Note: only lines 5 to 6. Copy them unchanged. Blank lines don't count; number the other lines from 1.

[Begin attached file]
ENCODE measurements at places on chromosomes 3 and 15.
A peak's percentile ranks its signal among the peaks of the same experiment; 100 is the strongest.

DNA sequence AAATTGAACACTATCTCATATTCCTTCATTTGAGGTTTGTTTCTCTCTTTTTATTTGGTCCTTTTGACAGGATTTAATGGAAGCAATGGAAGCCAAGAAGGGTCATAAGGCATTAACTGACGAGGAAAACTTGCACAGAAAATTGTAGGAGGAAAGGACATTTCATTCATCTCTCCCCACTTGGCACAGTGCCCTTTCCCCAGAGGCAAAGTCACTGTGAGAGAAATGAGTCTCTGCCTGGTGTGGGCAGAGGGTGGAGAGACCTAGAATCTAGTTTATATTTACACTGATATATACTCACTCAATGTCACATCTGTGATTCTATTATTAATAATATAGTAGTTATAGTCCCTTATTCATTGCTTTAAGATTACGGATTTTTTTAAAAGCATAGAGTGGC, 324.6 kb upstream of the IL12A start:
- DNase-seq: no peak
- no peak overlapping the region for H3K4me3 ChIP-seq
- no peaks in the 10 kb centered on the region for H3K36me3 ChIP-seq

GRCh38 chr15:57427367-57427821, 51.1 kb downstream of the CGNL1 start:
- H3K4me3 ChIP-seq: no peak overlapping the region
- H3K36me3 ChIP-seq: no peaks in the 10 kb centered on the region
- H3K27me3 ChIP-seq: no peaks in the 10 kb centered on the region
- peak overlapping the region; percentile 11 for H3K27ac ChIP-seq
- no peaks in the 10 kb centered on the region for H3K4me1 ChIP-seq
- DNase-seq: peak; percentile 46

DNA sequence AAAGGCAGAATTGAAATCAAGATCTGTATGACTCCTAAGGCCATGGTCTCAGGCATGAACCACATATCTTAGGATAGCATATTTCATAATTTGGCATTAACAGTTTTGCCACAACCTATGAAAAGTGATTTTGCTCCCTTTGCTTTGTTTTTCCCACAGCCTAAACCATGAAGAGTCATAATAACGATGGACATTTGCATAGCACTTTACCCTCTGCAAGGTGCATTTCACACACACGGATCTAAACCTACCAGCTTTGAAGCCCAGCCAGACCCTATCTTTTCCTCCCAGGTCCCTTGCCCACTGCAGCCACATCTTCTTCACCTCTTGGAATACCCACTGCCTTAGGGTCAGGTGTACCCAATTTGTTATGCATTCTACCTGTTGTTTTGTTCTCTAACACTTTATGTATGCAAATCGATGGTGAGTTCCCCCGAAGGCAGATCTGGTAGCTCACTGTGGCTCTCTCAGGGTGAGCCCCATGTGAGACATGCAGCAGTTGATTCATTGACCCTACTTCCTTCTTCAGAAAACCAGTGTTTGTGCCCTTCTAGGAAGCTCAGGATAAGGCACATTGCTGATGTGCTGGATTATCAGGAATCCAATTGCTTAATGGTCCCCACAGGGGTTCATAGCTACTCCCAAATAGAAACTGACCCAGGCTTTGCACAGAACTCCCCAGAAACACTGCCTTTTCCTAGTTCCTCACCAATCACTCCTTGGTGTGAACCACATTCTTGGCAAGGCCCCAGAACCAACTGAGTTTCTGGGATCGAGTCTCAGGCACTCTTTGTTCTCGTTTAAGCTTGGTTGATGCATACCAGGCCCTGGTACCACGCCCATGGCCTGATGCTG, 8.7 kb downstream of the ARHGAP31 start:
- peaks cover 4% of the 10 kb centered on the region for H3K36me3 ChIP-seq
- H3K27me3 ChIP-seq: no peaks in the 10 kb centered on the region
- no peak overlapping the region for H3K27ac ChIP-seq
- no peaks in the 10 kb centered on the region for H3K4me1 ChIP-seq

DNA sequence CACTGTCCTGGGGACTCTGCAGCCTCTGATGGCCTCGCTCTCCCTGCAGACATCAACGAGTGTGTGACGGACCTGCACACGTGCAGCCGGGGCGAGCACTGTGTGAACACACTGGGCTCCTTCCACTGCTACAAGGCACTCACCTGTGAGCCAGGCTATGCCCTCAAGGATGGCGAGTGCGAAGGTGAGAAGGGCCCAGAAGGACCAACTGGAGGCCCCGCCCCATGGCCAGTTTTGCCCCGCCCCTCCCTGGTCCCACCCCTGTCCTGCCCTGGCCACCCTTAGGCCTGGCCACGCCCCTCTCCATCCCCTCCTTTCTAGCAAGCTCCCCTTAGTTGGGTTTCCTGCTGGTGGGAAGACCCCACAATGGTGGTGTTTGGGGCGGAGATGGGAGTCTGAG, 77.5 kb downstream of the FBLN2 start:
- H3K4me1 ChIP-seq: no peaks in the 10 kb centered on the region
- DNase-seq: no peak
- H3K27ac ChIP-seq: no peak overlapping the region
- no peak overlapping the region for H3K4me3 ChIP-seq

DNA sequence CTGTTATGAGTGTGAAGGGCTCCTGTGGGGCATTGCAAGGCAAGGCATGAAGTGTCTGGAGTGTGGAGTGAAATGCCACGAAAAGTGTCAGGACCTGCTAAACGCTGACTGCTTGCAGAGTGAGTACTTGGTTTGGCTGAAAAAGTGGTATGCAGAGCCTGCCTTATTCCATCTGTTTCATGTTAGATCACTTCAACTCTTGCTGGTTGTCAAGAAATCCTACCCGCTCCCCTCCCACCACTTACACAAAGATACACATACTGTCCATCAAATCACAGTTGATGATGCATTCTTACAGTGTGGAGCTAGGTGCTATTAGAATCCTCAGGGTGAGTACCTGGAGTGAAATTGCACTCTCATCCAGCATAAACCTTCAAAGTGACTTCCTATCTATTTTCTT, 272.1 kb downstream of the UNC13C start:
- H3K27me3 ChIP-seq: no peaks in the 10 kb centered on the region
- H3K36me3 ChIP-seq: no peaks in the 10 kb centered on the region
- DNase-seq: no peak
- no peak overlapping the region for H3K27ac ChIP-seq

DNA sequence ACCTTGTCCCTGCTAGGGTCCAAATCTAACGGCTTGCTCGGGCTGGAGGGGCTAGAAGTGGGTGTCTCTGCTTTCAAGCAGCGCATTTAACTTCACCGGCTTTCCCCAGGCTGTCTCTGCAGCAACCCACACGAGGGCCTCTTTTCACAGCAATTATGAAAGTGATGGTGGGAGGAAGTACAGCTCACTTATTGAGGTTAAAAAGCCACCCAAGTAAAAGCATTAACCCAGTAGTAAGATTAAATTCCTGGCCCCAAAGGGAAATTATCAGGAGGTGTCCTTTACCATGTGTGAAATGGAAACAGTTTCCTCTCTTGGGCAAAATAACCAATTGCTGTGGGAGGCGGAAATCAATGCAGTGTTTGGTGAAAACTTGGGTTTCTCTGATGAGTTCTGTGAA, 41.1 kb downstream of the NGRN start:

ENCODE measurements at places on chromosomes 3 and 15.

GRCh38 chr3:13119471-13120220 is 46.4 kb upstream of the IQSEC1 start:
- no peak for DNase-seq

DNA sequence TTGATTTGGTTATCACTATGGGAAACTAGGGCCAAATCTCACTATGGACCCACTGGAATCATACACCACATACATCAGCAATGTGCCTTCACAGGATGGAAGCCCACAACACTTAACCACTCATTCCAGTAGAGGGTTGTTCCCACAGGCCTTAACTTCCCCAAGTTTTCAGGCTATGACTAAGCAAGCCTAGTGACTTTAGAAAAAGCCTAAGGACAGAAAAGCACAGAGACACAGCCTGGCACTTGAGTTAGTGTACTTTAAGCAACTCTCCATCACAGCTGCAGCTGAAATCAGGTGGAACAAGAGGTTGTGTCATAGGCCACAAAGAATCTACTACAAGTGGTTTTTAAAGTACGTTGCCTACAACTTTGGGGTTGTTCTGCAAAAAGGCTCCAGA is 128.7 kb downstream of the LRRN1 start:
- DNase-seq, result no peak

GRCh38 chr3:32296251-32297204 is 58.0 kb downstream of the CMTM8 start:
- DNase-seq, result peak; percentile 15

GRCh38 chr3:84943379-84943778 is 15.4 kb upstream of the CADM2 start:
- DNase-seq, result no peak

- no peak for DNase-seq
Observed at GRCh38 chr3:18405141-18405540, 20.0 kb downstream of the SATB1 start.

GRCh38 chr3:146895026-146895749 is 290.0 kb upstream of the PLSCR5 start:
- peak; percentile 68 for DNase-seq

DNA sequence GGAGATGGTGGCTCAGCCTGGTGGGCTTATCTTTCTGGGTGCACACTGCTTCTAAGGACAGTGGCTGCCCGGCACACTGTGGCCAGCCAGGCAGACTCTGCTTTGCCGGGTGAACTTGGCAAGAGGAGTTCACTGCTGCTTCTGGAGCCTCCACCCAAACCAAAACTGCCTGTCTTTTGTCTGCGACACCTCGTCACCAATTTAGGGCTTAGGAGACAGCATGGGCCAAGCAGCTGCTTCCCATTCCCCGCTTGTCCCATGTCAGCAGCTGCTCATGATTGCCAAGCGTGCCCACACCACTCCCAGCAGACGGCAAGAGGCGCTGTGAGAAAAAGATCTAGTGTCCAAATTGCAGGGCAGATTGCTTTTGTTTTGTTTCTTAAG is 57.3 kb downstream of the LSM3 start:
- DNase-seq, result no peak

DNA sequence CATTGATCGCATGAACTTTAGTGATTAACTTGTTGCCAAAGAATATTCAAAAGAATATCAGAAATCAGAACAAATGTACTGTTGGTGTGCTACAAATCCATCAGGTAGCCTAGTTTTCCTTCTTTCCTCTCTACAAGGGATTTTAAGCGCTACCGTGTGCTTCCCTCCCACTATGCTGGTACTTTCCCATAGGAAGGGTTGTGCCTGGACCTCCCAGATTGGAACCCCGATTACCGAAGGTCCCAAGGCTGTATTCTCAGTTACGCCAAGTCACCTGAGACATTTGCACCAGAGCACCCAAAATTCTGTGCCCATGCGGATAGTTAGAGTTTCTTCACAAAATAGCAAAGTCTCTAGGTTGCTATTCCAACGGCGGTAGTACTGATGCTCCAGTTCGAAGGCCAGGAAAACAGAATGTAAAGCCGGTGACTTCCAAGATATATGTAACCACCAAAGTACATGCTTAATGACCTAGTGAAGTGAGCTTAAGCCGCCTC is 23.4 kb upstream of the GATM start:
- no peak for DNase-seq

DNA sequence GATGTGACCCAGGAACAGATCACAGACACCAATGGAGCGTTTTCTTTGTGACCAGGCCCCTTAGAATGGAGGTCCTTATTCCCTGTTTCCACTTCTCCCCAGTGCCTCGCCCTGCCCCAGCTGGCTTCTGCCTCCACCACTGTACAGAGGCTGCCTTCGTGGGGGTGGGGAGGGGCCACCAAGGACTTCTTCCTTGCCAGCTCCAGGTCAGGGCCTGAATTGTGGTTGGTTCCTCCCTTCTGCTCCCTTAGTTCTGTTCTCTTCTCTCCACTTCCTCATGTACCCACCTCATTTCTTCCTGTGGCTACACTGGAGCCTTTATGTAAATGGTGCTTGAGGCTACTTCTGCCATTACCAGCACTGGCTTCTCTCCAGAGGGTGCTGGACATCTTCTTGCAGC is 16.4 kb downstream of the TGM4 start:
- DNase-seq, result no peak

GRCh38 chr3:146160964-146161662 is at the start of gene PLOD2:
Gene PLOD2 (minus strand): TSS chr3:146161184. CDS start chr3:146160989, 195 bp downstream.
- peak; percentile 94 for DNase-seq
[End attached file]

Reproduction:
- no peak overlapping the region for H3K4me3 ChIP-seq
- no peaks in the 10 kb centered on the region for H3K36me3 ChIP-seq